Tuesday, 6 November 2012

Choose the Railway Station to Say Goodbye

Saying goodbye is the hardest thing to do. Yet at times it is inevitable and the environs in which it is set plays a crucial role in alleviating the process. That’s why I felt strange waiting at the ‘Departure’ of an airport. There was something impersonal about waving to a person goodbye as she walked through security guards into a large airport.

The airport is not a good place to bid goodbye. It does not make the heartbeat palpable and lacks the personal and emotional tinge a seeing off at a railway station platform offers. The airport has a formal, a very English and a stiff upper lip corporate overbearing that stops the finer emotions at the gates and says ‘not here’.

A railway station offers the ultimate setting to bid goodbye. It has a very Indian feel to it — Indian because it’s filled with emotions, it allows a requisite sprinkling of drama and to add to the milieu there are just about the right amount of sound effects.

If the train is running late there’s always a bench waiting to be warmed or the ‘last’ coffee can be at the railway ‘Light Refreshment Stall’. The blood starts to rush in through the veins into the heart causing an intangible pain as the train pulls in by the platform. After placing the luggage it is customary to return to the compartment door for the ‘final’ goodbye. By now there’s considerable tension in the air and words are few and far between. The awkward wall of silence that suddenly builds up between the two is broken by the huffing and puffing of the train. It’s almost as though the train is jostling the two into speaking.

With the train whistle the ‘goodbye drama’ reaches its crescendo. The train chugs at such an incredibly slow pace it is as almost as the train is enjoying separating the two. It’s a sadistic pleasure the train enjoys while saying ‘I’m giving you one more chance....forgot to say something?’ The last act before the lights blur is the ‘waving goodbye’. One gets to wave till the other reduces to a dot and merges with the horizon. These are bittersweet pleasures missing at an airport.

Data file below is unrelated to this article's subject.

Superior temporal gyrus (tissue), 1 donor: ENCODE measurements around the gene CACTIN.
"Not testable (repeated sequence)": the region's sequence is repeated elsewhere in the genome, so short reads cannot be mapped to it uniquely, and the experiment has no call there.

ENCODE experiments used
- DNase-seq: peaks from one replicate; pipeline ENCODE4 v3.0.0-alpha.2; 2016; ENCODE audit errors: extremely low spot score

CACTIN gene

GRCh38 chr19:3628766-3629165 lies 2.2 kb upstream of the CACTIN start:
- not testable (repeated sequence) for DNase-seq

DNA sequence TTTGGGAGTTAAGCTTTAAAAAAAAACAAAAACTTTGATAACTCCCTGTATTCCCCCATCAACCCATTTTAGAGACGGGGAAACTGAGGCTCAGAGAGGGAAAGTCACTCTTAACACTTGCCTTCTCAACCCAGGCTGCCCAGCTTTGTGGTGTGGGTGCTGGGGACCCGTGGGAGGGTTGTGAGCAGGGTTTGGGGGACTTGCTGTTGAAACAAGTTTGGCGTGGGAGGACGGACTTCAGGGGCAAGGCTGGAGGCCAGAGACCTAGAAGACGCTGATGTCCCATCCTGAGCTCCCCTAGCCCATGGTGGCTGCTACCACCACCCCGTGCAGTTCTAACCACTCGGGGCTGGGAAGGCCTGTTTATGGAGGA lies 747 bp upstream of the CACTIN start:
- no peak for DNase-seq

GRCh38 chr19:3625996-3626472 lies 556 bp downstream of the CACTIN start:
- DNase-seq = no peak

Perhaps it is for this that Indian cinema has countless number of farewell scenes at railway stations. The airport, with security guards, multiple checking points and glass doors that enclose the other on a ‘safer’ inside is dead and does not exuberate the spirit of separating. It is railway stations, and not airports, that are the temples of parting.

While I wait at the departure lounge of the airport wondering whether to feel sad and risk being the odd one out, I receive an SMS: ‘Guess who’s on the plane: Ranbir Kapoor!!!’ Soon her facebook and twitter profiles are updated. While leaving the airport the mind offers an a la carte of emotions: I pick confusion. One thing, however, is sure — railway stations are better places to bid goodbye.
(This appeared in The New Indian Express on November 6)

Friday, 2 November 2012

Myanmar’s Indifference to Rohingyas

The Muslim minority, attacked by the majority Buddhists, allege
that Aung San Suu Kyi, the United Nations and other countries
are looking the other way